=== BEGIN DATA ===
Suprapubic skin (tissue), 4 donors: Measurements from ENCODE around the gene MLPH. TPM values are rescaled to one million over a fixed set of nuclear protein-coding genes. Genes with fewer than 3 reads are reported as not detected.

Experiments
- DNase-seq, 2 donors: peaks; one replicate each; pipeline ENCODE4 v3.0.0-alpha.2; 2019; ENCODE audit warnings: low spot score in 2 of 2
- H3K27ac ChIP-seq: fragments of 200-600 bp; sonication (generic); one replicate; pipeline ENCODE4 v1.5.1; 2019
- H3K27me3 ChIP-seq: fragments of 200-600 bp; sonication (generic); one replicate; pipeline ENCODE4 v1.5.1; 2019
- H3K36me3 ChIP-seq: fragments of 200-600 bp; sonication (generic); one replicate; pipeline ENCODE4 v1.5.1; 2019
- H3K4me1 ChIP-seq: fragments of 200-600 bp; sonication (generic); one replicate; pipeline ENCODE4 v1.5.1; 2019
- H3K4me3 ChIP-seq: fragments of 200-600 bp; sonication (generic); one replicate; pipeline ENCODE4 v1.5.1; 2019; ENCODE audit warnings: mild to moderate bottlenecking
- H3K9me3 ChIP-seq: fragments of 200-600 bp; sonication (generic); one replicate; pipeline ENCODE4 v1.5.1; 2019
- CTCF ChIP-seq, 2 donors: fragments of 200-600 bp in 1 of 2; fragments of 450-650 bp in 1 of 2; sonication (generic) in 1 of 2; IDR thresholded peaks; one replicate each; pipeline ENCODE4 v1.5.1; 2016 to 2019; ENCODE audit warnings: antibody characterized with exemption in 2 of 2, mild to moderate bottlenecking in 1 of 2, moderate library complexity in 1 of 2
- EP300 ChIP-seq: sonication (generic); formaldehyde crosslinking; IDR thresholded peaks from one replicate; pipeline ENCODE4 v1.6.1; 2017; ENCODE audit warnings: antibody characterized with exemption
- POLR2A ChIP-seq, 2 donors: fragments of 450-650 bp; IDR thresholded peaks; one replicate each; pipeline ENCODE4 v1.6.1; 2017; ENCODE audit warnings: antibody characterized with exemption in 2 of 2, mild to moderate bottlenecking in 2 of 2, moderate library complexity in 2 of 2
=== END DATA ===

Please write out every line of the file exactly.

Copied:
Suprapubic skin (tissue), 4 donors: Measurements from ENCODE around the gene MLPH. TPM values are rescaled to one million over a fixed set of nuclear protein-coding genes. Genes with fewer than 3 reads are reported as not detected.

Experiments
- DNase-seq, 2 donors: peaks; one replicate each; pipeline ENCODE4 v3.0.0-alpha.2; 2019; ENCODE audit warnings: low spot score in 2 of 2
- H3K27ac ChIP-seq: fragments of 200-600 bp; sonication (generic); one replicate; pipeline ENCODE4 v1.5.1; 2019
- H3K27me3 ChIP-seq: fragments of 200-600 bp; sonication (generic); one replicate; pipeline ENCODE4 v1.5.1; 2019
- H3K36me3 ChIP-seq: fragments of 200-600 bp; sonication (generic); one replicate; pipeline ENCODE4 v1.5.1; 2019
- H3K4me1 ChIP-seq: fragments of 200-600 bp; sonication (generic); one replicate; pipeline ENCODE4 v1.5.1; 2019
- H3K4me3 ChIP-seq: fragments of 200-600 bp; sonication (generic); one replicate; pipeline ENCODE4 v1.5.1; 2019; ENCODE audit warnings: mild to moderate bottlenecking
- H3K9me3 ChIP-seq: fragments of 200-600 bp; sonication (generic); one replicate; pipeline ENCODE4 v1.5.1; 2019
- CTCF ChIP-seq, 2 donors: fragments of 200-600 bp in 1 of 2; fragments of 450-650 bp in 1 of 2; sonication (generic) in 1 of 2; IDR thresholded peaks; one replicate each; pipeline ENCODE4 v1.5.1; 2016 to 2019; ENCODE audit warnings: antibody characterized with exemption in 2 of 2, mild to moderate bottlenecking in 1 of 2, moderate library complexity in 1 of 2
- EP300 ChIP-seq: sonication (generic); formaldehyde crosslinking; IDR thresholded peaks from one replicate; pipeline ENCODE4 v1.6.1; 2017; ENCODE audit warnings: antibody characterized with exemption
- POLR2A ChIP-seq, 2 donors: fragments of 450-650 bp; IDR thresholded peaks; one replicate each; pipeline ENCODE4 v1.6.1; 2017; ENCODE audit warnings: antibody characterized with exemption in 2 of 2, mild to moderate bottlenecking in 2 of 2, moderate library complexity in 2 of 2